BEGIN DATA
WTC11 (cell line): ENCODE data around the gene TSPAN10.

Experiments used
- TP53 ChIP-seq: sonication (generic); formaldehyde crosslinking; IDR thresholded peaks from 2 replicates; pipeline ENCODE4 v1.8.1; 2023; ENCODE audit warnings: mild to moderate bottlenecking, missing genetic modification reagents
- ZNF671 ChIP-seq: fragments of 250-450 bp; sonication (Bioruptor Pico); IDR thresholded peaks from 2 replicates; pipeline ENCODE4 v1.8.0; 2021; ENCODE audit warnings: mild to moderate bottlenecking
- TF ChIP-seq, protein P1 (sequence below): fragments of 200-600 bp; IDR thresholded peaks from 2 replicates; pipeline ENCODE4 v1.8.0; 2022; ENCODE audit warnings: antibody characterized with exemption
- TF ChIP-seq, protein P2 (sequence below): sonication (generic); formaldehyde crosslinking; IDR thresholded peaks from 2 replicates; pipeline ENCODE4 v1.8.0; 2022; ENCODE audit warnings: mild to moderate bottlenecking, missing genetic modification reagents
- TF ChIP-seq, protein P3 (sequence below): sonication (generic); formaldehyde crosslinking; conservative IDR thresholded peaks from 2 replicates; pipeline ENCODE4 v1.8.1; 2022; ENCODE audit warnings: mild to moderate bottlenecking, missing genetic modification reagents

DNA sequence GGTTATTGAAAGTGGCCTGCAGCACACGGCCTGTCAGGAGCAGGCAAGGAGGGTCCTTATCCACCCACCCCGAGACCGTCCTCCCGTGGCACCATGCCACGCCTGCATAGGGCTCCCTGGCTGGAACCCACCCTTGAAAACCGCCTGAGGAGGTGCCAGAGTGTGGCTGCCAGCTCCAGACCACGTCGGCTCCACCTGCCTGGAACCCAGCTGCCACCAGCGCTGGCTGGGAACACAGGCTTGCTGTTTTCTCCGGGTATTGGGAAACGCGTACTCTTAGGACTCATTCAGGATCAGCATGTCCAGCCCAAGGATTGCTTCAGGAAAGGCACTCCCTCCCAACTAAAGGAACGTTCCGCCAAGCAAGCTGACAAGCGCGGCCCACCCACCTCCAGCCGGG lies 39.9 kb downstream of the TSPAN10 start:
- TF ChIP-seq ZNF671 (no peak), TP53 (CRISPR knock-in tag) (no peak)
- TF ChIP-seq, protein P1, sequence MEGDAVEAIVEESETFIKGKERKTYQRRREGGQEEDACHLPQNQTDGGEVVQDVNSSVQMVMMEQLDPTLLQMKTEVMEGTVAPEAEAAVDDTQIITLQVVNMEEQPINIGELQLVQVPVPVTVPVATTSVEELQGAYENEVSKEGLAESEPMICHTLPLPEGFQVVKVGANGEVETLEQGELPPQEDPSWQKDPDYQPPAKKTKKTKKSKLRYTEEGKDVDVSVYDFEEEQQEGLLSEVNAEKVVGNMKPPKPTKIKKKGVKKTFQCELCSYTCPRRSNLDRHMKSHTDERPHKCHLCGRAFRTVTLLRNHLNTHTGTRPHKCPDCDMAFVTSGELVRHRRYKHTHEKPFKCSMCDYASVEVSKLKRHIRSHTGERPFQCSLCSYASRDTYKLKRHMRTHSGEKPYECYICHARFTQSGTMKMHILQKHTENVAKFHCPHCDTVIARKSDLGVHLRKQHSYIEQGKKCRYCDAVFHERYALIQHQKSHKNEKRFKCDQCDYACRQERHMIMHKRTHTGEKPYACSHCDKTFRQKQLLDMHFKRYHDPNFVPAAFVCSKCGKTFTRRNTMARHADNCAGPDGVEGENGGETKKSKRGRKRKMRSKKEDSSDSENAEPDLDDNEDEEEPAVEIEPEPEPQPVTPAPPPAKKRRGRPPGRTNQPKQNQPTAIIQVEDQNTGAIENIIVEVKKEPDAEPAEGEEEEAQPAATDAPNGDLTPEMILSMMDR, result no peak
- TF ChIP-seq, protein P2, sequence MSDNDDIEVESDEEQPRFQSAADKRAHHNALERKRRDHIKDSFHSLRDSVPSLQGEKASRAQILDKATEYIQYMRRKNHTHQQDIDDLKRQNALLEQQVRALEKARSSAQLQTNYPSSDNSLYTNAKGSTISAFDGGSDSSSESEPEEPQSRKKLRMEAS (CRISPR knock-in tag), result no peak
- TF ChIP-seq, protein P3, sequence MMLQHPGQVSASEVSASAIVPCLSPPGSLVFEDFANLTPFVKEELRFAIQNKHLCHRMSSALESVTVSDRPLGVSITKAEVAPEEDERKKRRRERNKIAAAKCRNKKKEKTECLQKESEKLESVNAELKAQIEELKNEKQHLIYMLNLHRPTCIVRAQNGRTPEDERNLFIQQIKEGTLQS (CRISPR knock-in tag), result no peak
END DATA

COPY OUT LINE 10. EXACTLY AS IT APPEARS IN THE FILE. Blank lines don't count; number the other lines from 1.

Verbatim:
- TF ChIP-seq, protein P1, sequence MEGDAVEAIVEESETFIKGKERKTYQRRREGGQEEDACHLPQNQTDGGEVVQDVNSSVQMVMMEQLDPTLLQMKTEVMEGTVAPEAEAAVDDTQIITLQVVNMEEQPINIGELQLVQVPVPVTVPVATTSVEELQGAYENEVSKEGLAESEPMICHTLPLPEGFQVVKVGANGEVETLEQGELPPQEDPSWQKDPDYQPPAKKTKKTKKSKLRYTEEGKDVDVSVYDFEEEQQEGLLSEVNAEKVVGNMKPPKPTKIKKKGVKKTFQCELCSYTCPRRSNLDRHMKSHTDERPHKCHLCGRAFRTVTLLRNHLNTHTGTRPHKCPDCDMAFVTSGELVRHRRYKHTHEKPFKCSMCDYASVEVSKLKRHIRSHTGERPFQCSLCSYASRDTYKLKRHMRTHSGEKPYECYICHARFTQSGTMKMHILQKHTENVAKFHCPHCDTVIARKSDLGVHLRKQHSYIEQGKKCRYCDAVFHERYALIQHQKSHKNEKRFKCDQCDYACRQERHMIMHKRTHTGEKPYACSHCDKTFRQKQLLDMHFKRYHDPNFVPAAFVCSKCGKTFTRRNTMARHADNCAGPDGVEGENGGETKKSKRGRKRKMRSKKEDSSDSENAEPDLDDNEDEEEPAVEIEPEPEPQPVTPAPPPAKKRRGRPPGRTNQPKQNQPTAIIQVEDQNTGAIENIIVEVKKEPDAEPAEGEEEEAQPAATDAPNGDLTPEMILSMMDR, result no peak